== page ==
NIH is Splitting the R15 Grant Mechanism – AREA and REAP Awards  


Academic Research Enhancement Award (AREA). Reserved for grants to undergraduate-focused institutions that do not receive substantial funding from NIH. The AREA program will have its own set of FOAs, distinct from those issued for health professional schools and graduate schools of arts and sciences. This approach will allow us to better track the undergraduates we support at under resourced institutions. Institutions applying for AREA grants must have an undergraduate student enrollment that is greater than graduate student enrollment and, in order to qualify for the AREA program. See NOT-OD-19-015.

Research Enhancement Award Program (REAP). NIH will also offer R15 opportunities to support graduate schools of arts and sciences and health professional schools that grant baccalaureate or advanced degrees. For these grants the applicant organization (all components) may not receive research support from the NIH totaling more than $6 million per year in total costs in 4 of the last 7 years.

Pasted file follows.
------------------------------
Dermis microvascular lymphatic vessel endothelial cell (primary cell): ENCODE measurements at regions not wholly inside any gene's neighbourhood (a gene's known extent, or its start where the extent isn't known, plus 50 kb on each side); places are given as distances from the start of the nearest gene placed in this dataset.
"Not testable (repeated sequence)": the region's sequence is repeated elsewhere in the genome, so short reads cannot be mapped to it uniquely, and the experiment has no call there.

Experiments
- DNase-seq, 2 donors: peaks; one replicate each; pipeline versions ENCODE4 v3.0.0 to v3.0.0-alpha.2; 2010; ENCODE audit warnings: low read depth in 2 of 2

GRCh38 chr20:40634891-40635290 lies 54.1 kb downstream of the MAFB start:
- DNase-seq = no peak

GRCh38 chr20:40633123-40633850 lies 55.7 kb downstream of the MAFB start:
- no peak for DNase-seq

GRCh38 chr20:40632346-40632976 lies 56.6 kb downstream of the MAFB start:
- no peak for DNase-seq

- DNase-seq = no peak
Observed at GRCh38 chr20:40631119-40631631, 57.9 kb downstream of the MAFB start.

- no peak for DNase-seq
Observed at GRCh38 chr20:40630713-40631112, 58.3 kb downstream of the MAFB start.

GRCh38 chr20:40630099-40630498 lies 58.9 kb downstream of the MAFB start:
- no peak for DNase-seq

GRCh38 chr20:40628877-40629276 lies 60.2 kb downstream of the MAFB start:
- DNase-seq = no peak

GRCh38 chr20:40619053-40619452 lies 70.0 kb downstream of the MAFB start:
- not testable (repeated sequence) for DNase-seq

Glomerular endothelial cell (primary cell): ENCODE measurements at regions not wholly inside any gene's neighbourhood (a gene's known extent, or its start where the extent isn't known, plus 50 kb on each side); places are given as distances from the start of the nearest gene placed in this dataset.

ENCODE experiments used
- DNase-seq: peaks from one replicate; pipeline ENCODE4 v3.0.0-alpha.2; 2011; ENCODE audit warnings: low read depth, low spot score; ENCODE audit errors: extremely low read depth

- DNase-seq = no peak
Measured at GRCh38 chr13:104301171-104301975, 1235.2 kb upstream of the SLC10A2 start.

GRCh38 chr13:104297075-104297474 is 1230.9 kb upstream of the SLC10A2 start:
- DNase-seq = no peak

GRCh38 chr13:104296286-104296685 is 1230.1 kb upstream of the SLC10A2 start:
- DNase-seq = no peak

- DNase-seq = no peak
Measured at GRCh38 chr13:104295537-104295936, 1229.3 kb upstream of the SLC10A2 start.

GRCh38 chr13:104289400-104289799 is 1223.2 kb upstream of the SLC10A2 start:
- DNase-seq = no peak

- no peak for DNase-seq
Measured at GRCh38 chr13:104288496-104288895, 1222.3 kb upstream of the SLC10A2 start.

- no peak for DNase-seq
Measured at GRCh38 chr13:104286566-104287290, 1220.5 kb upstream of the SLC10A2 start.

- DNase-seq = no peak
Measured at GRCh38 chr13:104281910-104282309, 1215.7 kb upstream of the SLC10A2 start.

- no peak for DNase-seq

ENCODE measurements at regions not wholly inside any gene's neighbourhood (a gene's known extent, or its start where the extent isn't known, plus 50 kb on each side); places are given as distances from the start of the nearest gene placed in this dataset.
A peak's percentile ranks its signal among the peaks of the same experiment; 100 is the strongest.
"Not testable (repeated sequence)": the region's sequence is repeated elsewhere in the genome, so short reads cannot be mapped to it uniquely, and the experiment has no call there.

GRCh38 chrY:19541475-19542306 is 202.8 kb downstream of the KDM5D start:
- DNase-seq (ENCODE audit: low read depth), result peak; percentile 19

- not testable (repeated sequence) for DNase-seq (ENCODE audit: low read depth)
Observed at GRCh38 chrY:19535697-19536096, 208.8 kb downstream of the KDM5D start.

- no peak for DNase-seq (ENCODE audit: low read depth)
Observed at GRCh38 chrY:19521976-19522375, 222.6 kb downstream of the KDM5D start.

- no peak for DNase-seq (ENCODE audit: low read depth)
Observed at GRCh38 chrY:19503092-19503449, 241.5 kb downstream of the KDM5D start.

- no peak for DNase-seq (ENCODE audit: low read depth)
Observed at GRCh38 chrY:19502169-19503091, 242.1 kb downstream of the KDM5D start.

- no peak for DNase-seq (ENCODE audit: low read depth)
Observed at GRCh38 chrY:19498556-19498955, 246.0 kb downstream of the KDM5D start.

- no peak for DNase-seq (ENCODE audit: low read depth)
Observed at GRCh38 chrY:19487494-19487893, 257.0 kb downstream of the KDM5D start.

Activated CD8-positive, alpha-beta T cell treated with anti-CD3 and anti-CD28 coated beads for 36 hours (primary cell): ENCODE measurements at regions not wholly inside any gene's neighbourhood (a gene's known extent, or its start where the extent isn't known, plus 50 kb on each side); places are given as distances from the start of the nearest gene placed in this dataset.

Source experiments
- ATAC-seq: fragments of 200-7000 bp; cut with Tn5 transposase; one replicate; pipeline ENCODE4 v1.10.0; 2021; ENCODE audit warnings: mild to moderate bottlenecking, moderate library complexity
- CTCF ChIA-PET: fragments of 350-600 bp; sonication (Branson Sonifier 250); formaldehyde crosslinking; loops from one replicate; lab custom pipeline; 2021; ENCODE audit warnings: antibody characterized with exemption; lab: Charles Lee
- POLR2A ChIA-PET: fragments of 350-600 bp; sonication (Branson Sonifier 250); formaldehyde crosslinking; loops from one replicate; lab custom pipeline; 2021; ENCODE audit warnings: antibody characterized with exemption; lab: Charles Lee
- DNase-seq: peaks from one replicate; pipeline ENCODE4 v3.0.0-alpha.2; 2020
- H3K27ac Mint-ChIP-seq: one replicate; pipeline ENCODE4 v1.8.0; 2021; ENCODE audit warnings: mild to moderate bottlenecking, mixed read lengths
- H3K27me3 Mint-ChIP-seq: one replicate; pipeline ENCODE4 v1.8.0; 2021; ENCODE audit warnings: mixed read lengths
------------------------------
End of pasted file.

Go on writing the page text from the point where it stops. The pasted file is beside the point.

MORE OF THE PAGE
As of January 24, 2019, NIH will no longer maintain its list of institutions ineligible for R15 grants. For R15 applications submitted for due dates on or after February 25, 2019, NIH will rely on the institutional letter verifying eligibility that will be required in the application as part of the letters of support attachment.

Read more at Mike Lauer’s Blog: Open Mike


Fundamental to advancing NIAAA’s mission is the cultivation of a talented and diverse research workforce equipped to conduct innovative basic, clinical, and population research and the translation of the knowledge gained from these studies into practice. NIAAA promotes cutting-edge alcohol research training through a combination of individual pre- and postdoctoral fellowships, institutional training grants, and career development awards in subjects spanning the breadth of NIAAA’s research portfolio. Recently, NIAAA broadened its training focus to include polysubstance research, and along with NIDA and NCI supports programs that expose students to cross-cutting areas of alcohol, tobacco, and other substance use research. The Institute is also working with the medical education community to improve clinical training in addiction medicine, thereby improving healthcare services for individuals struggling with AUD and other substance use disorders.

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Revised December 2018